There are provisions throughout the Framework designed to protect workers considering the full lifecycle of the material and application, including:
The Nano Risk Framework calls for a set of tests to understand and prevent potential harm to humans, animals and the environment. Some of these tests require the use of laboratory animals where there are not yet alternatives accepted by the scientific community. As described further in the Framework, we support the development of validated in vitro methods for application to nanomaterials, and the Framework already incorporates such tests where they exist.
The Framework is a practical guide for use both on its own and as a supplement to existing product stewardship processes for the responsible development of nanomaterials. The Framework establishes a systematic and disciplined process for product developers to identify and reduce potential risks. DuPont will use the Framework on all products incorporating nanomaterials as a way of meeting its continued product stewardship commitment with regard to nanomaterials.
We encourage users to follow the six-step process laid out in the Framework and to utilize the output worksheet [PDF] located in the appendix, which provides a template for organizing and evaluating relevant information and transparently communicating it to stakeholders.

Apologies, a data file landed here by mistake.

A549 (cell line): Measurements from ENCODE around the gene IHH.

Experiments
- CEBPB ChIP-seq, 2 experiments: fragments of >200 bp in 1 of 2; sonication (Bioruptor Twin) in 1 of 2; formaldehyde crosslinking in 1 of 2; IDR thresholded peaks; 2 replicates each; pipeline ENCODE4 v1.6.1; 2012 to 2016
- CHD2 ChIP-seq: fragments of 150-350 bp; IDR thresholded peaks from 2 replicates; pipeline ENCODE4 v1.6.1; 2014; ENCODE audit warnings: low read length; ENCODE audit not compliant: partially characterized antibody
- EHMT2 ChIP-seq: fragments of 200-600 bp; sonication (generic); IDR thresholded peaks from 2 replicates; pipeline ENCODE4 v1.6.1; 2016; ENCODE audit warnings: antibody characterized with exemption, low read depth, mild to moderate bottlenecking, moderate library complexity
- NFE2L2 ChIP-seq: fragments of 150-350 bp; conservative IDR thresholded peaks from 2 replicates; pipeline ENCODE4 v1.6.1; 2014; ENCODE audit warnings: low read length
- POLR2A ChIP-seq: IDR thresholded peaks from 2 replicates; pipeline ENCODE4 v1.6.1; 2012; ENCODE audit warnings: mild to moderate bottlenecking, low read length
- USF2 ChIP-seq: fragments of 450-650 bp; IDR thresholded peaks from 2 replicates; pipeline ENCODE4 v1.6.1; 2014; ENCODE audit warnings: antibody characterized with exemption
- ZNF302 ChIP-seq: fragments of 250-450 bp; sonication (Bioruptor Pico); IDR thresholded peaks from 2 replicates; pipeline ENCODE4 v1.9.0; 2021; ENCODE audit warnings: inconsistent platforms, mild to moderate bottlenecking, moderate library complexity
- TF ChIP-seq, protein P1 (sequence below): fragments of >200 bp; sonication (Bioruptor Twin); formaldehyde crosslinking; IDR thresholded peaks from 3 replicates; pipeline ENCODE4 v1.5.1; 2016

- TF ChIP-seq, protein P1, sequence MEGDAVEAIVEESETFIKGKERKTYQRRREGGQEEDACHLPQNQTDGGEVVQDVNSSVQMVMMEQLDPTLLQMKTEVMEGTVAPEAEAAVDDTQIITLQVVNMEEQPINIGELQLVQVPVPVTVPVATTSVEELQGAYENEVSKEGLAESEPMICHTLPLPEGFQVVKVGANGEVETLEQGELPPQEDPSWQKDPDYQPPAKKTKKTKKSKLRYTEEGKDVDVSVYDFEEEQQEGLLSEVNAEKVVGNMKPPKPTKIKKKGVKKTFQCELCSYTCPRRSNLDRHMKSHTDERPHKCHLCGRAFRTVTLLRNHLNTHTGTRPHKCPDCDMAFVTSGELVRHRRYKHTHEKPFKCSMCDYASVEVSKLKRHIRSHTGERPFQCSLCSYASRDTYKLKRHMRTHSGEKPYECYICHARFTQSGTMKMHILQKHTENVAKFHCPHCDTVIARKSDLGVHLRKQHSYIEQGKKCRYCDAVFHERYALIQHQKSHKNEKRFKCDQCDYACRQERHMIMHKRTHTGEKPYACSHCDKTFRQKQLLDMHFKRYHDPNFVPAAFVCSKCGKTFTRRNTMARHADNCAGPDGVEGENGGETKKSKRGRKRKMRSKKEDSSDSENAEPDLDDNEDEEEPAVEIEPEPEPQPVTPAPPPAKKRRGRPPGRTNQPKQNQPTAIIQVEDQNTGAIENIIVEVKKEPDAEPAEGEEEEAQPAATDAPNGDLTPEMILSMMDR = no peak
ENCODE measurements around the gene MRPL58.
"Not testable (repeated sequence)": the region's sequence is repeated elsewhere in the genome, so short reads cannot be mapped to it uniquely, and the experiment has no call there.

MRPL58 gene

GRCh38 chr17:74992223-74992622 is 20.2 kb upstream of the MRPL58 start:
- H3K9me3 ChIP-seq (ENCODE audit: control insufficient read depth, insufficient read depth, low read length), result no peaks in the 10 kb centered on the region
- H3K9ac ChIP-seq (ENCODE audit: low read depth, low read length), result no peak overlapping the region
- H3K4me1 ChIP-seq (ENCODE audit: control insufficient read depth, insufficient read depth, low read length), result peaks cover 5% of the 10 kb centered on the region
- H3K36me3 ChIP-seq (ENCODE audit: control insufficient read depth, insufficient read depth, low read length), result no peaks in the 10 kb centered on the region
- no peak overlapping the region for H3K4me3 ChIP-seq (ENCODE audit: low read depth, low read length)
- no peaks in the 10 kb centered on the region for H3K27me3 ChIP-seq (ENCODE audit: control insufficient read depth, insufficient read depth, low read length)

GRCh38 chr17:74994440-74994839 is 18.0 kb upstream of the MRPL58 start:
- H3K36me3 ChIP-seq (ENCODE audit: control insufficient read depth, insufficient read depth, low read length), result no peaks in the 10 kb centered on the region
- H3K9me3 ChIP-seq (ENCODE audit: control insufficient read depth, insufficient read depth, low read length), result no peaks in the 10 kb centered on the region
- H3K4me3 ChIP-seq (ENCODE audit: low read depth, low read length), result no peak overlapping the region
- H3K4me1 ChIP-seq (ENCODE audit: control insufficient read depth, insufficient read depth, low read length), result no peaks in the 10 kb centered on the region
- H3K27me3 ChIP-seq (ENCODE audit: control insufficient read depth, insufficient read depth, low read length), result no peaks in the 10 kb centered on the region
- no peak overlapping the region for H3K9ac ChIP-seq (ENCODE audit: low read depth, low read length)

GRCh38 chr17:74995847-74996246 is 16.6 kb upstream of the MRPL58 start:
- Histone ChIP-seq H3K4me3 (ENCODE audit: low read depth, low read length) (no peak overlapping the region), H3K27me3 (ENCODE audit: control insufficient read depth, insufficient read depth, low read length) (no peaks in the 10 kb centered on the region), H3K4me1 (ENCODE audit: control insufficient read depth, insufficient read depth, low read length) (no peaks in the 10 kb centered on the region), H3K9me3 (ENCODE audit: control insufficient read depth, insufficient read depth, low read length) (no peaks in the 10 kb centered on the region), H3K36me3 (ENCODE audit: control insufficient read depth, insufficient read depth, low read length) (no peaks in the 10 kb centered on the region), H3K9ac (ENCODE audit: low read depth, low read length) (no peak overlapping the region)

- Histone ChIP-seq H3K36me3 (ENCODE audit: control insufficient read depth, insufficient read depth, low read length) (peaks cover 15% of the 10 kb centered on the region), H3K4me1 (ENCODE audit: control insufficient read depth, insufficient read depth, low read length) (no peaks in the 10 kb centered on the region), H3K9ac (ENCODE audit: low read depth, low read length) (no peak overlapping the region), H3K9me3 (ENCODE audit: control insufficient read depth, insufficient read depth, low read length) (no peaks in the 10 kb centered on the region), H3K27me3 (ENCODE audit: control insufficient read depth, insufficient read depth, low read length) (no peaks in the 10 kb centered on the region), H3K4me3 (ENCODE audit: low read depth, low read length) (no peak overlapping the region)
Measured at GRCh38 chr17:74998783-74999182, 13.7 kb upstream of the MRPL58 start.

The Framework is not a regulation – it is a guidance document for DuPont and any other company or organization that chooses to adopt it. DuPont and Environmental Defense believe that a comprehensive, consistent, and appropriate regulatory policy for nanomaterial development is needed. To the extent that the Framework helps in the development of such a policy – as one piece of input in an open process – we support that goal.
The Framework is intended to be implemented concurrently with product development and therefore would not delay development. Implementation of the Framework is consistent with DuPont’s existing product stewardship commitment and is expected to be consistent with other companies’ existing product stewardship practices. Like any procedure, the cost and time will be determined by the specific product, the intended application, identified risks, and known information/data about the material.
Our hope is that the Framework is complementary to other risk management processes and that companies with well-established processes may find it relatively easy to supplement or modify their established processes to incorporate the Framework.
The Framework speaks directly to this point: "There are many different ways to insure transparency, such as having key stakeholders (e.g., NGOs) on the review team and making risk information and decisions public. Throughout the process of risk evaluation it is particularly important to clearly identify what assumptions are made and where professional judgment is used in the absence of data, and the basis of the expert assessment should be clearly documented and justified."
We will continue to engage with other companies to help them understand the need for a thorough assessment of nanomaterial risk and adopt the Framework and its guiding principles into their own product stewardship processes. We will also provide input to inform appropriate government policies to ensure the responsible development of nanotechnology.
We would define success as: